First off, if you are not actually in a medical field and would have to start from scratch, this means most of the subjects you took from the Philippines would not be credited except for the minor subjects which might just equivalent to a high a school graduate status! And how old are you? If you are starting from scratch, how long will it take you to finish the course, internship, gain experience and land a position that would pay you enough to pay for your student loans, bills, and feed your family?
Unless you can pay for a private college or training school, I would assume that you would have to bite on a student loan, which means you are yet to earn a salary from your new career, you already have a massive debt. So if you think about it, your first two to five years in your new health care career, as high paying as it is, will only start to pay for bills and student loans, which means you hardly break even, with no profit.
That is assuming that you are a full time student with no family to feed.
A lot of people do succeed, but they also went through a lot to get there. A lot of sacrifices were made, time spent, and I can only assume that nursing was there passion that’s why they were able to pull through. While some, regret the decision and are just struggling to get by.
If we would expand our thinking, there are other professions that could earn you the same wages as a nurse, without going through such hardships.
Auto mechanic is one example. In dealerships selling high end brands, one could expect a minimum wage of $40/ hour no matter how quick or difficult the fix. It may be as simple as changing a loose screw or replacing an air cabin filter, wham! That’s $40 right there!
If you are to make it as a cash based business on the side, using your own tools and garage, you can set your own prices, of course in order to be competative you would have to add value to your service.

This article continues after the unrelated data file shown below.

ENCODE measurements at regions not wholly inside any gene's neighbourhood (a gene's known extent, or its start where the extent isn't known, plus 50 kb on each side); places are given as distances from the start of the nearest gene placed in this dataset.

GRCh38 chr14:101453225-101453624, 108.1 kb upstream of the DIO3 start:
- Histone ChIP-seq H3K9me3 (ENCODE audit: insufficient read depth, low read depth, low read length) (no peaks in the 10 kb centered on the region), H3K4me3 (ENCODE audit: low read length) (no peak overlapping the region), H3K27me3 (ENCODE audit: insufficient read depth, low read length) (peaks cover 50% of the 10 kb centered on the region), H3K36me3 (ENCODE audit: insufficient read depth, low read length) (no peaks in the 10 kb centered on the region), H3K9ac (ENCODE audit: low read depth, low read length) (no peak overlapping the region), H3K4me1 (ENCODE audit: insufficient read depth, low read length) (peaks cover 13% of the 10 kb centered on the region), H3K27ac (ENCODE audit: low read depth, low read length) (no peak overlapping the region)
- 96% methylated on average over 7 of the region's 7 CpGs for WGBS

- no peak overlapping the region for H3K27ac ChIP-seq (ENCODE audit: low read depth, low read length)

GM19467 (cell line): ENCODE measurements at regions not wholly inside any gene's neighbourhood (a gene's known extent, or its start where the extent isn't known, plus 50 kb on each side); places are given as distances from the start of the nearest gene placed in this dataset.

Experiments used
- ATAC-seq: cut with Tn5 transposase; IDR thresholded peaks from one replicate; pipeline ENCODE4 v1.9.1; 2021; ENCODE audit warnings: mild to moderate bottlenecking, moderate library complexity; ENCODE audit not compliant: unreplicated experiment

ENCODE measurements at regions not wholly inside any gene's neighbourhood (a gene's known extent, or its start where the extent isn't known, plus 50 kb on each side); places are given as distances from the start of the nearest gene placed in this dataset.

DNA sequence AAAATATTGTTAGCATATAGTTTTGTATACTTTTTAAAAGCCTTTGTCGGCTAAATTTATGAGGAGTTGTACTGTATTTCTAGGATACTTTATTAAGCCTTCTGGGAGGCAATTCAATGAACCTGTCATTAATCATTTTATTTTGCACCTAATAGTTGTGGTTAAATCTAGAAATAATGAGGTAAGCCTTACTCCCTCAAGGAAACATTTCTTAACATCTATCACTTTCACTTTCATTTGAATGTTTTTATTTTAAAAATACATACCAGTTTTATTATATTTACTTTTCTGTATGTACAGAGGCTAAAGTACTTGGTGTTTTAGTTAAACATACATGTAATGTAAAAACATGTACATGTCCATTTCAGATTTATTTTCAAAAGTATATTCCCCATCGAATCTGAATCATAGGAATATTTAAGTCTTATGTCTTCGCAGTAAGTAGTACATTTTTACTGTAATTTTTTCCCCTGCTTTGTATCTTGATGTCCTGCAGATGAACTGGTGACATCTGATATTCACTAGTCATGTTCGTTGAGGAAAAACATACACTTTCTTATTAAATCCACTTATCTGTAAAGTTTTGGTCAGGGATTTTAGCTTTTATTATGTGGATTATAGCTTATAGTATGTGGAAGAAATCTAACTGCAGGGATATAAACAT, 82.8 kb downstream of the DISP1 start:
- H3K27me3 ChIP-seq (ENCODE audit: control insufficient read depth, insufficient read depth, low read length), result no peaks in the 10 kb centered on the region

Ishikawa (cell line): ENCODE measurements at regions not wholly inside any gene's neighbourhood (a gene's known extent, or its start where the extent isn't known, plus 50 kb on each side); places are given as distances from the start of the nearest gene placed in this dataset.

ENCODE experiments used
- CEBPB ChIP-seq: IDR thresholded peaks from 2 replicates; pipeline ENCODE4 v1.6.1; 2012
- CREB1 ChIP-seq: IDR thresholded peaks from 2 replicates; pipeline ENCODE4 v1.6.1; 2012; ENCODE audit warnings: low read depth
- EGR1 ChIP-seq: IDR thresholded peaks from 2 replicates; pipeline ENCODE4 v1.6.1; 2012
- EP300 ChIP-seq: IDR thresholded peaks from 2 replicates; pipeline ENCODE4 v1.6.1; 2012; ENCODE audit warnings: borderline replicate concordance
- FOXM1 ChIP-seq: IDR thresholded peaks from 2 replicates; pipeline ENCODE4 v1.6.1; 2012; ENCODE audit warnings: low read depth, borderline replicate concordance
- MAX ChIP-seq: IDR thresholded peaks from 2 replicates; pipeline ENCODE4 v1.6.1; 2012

You can also upgrade yourself and train for a specific luxury brand of cars, like BMW or Volvo, their computer diagnostics alone charge for about $100 to $200 a pop!
You do not like to get your hands dirty?
How about paralegal? It may just be as simple as filling out forms to writing living trusts or wills. Then take a short course in taxation and come tax season it is all for the taking, assuming you can market yourself well. Remember, nurses pay taxes too!
Paralegal still does not appeal to you? You still want to stick to medical field?
Well you can take your pick, from being an Optician, Pharmacy Tech, Resperatory Therapist, X-ray Tech, and Massage therapist just to name a few! These courses are not as grueling and not as time consuming as nursing, but with experience and a decent self marketing, you could gain the same earnings in less time with less student loans to pay.
You got to keep in mind, that although nursing may pay better but if you are buried in debt, then your efforts are futile. You may be able to get those loans paid by really tightening your budget and working more hours but what kind of life would that be?
If the short courses could get you in the work force faster with less loans to pay then soon after the rest would be profit.
Nursing is great for those who love it, but it is not the holy grail of opportunities that most Filipinos think it is.